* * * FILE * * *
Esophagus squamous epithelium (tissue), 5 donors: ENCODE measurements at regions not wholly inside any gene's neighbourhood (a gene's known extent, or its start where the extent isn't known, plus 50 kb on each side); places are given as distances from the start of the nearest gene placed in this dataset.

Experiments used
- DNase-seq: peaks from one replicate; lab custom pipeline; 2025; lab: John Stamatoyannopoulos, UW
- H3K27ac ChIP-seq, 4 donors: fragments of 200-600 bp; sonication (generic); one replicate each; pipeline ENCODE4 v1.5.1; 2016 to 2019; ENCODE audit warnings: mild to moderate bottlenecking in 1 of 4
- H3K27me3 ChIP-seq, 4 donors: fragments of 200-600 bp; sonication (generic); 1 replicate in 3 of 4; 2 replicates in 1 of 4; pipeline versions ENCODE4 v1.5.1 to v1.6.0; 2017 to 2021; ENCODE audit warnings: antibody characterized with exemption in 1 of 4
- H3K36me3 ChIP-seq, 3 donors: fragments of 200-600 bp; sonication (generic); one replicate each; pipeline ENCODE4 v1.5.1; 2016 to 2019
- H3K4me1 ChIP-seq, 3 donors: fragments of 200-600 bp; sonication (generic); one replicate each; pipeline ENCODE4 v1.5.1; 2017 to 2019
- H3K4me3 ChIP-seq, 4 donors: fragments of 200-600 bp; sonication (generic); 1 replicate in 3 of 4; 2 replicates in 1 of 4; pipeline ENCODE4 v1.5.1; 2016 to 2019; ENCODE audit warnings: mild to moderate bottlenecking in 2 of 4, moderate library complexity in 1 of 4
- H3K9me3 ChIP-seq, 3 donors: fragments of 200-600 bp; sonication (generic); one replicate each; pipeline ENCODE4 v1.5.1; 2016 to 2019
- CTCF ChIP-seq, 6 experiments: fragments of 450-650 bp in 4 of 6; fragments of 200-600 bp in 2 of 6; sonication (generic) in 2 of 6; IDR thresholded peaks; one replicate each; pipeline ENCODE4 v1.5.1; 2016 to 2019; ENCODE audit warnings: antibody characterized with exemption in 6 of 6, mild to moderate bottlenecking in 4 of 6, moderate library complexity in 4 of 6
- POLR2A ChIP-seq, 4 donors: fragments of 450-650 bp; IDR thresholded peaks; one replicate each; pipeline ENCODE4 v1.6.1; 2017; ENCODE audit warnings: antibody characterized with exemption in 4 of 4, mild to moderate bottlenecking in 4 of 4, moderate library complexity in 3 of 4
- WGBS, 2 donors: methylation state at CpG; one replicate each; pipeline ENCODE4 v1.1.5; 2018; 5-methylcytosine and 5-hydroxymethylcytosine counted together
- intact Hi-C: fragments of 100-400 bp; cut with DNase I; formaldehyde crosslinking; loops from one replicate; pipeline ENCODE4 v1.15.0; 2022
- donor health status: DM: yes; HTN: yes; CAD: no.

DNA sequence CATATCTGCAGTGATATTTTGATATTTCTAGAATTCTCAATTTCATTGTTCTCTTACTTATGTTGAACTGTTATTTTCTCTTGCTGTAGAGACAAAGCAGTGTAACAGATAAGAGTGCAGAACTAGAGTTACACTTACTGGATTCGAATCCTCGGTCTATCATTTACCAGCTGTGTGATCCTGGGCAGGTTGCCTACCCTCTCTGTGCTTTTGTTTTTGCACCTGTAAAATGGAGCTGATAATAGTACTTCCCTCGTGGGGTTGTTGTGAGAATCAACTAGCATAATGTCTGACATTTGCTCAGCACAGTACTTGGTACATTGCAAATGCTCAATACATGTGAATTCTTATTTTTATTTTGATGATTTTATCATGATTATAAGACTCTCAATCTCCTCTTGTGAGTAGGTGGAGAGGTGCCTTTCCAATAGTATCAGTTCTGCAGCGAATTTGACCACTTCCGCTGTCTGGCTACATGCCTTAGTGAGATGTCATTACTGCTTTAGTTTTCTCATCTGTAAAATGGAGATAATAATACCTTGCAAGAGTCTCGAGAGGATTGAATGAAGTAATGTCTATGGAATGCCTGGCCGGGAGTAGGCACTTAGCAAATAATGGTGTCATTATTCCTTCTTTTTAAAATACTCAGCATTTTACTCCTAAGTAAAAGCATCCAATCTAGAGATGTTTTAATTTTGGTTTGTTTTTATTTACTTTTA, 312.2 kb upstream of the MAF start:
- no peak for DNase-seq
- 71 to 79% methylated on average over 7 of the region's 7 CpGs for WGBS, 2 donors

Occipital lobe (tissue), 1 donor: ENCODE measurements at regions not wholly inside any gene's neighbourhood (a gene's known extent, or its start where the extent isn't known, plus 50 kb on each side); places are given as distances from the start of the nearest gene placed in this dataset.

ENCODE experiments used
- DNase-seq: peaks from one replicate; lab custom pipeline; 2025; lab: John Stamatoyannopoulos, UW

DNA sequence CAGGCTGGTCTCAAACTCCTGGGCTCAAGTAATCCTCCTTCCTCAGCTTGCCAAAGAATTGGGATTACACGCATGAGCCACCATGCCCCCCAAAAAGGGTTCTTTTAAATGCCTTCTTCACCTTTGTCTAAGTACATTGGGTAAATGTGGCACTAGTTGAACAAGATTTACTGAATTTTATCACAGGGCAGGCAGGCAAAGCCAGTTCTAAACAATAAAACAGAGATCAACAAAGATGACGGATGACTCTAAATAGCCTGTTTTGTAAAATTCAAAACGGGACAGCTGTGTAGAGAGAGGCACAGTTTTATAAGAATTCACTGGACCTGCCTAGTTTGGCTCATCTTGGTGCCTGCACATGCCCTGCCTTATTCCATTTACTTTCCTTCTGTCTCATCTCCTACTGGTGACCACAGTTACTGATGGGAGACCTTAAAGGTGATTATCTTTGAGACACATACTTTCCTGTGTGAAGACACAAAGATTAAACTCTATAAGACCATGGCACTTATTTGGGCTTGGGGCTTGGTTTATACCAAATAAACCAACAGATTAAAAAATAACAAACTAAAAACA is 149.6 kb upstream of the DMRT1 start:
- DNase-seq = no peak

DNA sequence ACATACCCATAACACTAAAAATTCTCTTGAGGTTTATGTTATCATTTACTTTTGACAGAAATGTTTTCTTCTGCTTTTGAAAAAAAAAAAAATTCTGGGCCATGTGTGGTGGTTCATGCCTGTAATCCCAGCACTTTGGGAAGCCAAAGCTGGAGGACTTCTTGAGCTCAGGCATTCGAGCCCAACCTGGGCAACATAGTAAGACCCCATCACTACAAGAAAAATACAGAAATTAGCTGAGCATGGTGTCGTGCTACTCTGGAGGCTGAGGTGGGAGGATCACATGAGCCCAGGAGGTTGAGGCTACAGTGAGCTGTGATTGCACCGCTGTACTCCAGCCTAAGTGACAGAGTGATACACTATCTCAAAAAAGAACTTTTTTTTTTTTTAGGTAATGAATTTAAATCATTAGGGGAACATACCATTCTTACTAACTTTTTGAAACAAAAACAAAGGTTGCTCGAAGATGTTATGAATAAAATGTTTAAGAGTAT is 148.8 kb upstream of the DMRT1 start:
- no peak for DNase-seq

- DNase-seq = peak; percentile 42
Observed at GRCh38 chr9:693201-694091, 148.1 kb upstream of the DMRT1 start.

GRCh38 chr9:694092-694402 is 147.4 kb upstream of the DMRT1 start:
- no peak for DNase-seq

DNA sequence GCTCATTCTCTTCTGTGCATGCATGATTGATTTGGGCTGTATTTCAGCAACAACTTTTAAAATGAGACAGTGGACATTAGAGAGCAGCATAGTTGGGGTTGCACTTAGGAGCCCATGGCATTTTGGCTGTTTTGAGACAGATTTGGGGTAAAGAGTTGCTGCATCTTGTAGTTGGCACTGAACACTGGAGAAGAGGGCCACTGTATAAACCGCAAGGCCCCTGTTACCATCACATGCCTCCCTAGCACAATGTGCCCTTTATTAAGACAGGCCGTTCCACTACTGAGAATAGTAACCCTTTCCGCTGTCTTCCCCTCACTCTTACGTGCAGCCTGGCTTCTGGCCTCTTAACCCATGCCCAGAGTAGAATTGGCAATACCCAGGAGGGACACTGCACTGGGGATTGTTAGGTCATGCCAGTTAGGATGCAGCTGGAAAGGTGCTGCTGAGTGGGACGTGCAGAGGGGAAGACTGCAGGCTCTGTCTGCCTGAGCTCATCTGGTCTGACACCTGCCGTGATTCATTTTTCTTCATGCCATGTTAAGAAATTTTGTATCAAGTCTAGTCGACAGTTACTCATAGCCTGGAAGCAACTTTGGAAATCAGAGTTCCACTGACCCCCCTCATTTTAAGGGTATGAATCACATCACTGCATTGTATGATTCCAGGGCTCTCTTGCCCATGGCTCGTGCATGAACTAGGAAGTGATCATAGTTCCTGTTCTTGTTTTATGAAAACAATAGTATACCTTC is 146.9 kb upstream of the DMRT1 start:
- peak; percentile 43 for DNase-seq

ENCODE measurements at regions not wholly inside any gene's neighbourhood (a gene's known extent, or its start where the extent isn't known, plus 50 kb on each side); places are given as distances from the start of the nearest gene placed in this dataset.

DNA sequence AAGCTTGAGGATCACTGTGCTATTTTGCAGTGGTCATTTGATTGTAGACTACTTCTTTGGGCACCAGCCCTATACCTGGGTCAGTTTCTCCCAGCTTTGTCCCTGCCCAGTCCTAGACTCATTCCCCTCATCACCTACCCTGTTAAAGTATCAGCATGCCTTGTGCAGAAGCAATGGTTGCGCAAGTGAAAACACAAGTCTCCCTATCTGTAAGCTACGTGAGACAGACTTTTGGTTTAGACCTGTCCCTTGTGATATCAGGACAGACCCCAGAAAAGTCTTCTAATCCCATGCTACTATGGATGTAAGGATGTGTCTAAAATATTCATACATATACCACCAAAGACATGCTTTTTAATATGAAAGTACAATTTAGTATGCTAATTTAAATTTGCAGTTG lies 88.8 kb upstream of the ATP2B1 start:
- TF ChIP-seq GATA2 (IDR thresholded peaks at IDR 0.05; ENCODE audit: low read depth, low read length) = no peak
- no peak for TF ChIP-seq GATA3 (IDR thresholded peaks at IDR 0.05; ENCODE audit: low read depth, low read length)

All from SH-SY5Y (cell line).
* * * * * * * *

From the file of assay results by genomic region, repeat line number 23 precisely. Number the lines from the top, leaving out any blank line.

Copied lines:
DNA sequence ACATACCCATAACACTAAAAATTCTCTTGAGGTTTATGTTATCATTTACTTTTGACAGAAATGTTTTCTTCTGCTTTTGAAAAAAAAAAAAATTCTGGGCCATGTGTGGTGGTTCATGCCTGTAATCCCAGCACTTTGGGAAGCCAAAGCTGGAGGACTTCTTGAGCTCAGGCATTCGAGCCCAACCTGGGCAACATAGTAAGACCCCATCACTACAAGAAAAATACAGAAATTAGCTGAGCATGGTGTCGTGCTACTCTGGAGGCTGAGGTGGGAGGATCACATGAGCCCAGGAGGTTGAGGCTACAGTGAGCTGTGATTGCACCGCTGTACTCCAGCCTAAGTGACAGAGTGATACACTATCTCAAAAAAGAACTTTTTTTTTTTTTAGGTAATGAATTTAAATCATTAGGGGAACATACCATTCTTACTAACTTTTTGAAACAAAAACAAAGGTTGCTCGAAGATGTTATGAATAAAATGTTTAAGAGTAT is 148.8 kb upstream of the DMRT1 start: